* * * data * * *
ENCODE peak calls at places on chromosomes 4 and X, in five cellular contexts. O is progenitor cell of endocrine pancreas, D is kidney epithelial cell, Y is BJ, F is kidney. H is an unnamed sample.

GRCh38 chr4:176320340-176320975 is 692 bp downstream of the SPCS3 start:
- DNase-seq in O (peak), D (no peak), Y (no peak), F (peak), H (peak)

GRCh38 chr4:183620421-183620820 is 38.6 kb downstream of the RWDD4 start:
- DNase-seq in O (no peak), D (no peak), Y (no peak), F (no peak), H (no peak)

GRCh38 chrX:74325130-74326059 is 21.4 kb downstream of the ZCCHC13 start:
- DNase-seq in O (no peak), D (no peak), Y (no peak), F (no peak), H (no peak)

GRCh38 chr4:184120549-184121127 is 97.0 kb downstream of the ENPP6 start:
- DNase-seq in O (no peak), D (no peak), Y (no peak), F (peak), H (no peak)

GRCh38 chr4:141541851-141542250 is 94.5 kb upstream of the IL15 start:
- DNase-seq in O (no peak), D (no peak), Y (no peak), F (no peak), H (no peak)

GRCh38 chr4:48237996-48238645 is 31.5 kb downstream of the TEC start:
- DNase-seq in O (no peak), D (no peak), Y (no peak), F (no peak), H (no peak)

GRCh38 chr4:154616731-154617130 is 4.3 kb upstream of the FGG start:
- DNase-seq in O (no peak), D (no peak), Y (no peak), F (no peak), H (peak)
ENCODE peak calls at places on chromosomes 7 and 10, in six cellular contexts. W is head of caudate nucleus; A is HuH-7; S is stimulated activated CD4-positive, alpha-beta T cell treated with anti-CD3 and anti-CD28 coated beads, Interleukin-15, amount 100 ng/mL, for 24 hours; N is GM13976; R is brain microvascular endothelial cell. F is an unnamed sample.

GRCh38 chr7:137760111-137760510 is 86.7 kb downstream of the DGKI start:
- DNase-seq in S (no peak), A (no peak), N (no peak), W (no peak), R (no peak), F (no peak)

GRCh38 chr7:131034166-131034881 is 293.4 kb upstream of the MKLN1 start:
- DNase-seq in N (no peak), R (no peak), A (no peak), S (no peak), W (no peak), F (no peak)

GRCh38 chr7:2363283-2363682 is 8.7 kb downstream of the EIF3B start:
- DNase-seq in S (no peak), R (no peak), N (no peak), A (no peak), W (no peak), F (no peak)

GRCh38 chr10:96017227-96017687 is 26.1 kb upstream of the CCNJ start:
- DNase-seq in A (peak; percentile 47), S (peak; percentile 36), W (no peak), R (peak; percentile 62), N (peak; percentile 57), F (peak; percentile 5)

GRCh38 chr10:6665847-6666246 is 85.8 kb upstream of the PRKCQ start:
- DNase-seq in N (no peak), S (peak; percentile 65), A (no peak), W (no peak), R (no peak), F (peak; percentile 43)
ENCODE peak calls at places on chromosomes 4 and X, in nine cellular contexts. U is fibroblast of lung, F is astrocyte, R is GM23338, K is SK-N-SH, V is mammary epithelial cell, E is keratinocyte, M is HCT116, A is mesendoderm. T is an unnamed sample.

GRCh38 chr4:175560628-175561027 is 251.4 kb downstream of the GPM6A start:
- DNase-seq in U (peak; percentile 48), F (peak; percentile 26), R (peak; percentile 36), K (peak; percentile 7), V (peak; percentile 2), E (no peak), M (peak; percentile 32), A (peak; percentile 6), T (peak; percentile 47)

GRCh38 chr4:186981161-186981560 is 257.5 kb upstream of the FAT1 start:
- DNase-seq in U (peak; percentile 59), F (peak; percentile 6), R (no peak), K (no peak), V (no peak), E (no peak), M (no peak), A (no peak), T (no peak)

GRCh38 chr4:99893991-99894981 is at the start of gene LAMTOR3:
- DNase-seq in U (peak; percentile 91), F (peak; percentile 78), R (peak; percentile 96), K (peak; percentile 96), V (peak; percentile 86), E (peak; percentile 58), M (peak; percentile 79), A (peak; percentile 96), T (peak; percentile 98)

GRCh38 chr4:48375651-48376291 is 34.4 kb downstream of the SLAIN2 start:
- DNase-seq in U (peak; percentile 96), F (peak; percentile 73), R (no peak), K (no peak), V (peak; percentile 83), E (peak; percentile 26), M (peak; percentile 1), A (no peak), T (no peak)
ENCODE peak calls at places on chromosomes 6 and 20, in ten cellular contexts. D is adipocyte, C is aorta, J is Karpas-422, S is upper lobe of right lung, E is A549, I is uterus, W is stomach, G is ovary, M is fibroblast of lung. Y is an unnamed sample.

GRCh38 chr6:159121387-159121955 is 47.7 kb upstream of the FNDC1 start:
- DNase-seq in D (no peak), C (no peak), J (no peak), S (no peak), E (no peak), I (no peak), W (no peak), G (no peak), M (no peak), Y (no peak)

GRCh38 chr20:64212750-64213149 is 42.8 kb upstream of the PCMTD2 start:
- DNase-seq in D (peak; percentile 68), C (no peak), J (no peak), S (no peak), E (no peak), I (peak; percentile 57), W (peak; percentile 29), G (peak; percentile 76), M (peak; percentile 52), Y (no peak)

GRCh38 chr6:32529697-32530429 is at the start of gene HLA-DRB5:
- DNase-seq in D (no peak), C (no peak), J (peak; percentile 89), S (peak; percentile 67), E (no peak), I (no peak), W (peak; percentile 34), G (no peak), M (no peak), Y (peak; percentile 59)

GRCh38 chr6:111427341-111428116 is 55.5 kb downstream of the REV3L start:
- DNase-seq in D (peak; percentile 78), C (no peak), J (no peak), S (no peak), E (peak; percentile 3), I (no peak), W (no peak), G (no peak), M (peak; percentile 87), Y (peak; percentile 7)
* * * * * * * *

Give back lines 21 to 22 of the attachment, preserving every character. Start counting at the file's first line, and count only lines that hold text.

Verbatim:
GRCh38 chr7:2363283-2363682 is 8.7 kb downstream of the EIF3B start:
- DNase-seq in S (no peak), R (no peak), N (no peak), A (no peak), W (no peak), F (no peak)